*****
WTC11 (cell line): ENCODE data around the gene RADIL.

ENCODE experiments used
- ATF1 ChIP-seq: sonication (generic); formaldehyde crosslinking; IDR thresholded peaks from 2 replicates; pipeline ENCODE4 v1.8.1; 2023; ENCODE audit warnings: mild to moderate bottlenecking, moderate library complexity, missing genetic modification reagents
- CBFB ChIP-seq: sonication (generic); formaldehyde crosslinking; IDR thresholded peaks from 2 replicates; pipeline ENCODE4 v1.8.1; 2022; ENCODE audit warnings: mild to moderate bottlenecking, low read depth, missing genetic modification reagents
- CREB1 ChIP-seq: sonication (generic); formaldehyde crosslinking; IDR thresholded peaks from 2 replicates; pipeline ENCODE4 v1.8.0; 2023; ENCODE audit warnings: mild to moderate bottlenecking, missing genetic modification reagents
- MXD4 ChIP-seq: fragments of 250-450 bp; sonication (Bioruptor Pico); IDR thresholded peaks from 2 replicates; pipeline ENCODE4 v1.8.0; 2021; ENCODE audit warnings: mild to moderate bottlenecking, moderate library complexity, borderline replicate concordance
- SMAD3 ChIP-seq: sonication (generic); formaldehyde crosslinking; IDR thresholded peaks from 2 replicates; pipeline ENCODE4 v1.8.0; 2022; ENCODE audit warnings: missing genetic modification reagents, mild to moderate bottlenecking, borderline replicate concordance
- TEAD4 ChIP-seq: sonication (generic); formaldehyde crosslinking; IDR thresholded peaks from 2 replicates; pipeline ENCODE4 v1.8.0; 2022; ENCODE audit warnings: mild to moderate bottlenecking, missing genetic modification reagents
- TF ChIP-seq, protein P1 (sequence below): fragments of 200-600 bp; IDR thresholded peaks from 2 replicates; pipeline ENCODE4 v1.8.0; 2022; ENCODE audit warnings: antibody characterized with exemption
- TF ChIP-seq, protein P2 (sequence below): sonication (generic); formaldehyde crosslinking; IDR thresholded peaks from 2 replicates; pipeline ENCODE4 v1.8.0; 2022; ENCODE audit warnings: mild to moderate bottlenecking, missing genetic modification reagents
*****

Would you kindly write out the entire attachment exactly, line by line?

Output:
WTC11 (cell line): ENCODE data around the gene RADIL.

ENCODE experiments used
- ATF1 ChIP-seq: sonication (generic); formaldehyde crosslinking; IDR thresholded peaks from 2 replicates; pipeline ENCODE4 v1.8.1; 2023; ENCODE audit warnings: mild to moderate bottlenecking, moderate library complexity, missing genetic modification reagents
- CBFB ChIP-seq: sonication (generic); formaldehyde crosslinking; IDR thresholded peaks from 2 replicates; pipeline ENCODE4 v1.8.1; 2022; ENCODE audit warnings: mild to moderate bottlenecking, low read depth, missing genetic modification reagents
- CREB1 ChIP-seq: sonication (generic); formaldehyde crosslinking; IDR thresholded peaks from 2 replicates; pipeline ENCODE4 v1.8.0; 2023; ENCODE audit warnings: mild to moderate bottlenecking, missing genetic modification reagents
- MXD4 ChIP-seq: fragments of 250-450 bp; sonication (Bioruptor Pico); IDR thresholded peaks from 2 replicates; pipeline ENCODE4 v1.8.0; 2021; ENCODE audit warnings: mild to moderate bottlenecking, moderate library complexity, borderline replicate concordance
- SMAD3 ChIP-seq: sonication (generic); formaldehyde crosslinking; IDR thresholded peaks from 2 replicates; pipeline ENCODE4 v1.8.0; 2022; ENCODE audit warnings: missing genetic modification reagents, mild to moderate bottlenecking, borderline replicate concordance
- TEAD4 ChIP-seq: sonication (generic); formaldehyde crosslinking; IDR thresholded peaks from 2 replicates; pipeline ENCODE4 v1.8.0; 2022; ENCODE audit warnings: mild to moderate bottlenecking, missing genetic modification reagents
- TF ChIP-seq, protein P1 (sequence below): fragments of 200-600 bp; IDR thresholded peaks from 2 replicates; pipeline ENCODE4 v1.8.0; 2022; ENCODE audit warnings: antibody characterized with exemption
- TF ChIP-seq, protein P2 (sequence below): sonication (generic); formaldehyde crosslinking; IDR thresholded peaks from 2 replicates; pipeline ENCODE4 v1.8.0; 2022; ENCODE audit warnings: mild to moderate bottlenecking, missing genetic modification reagents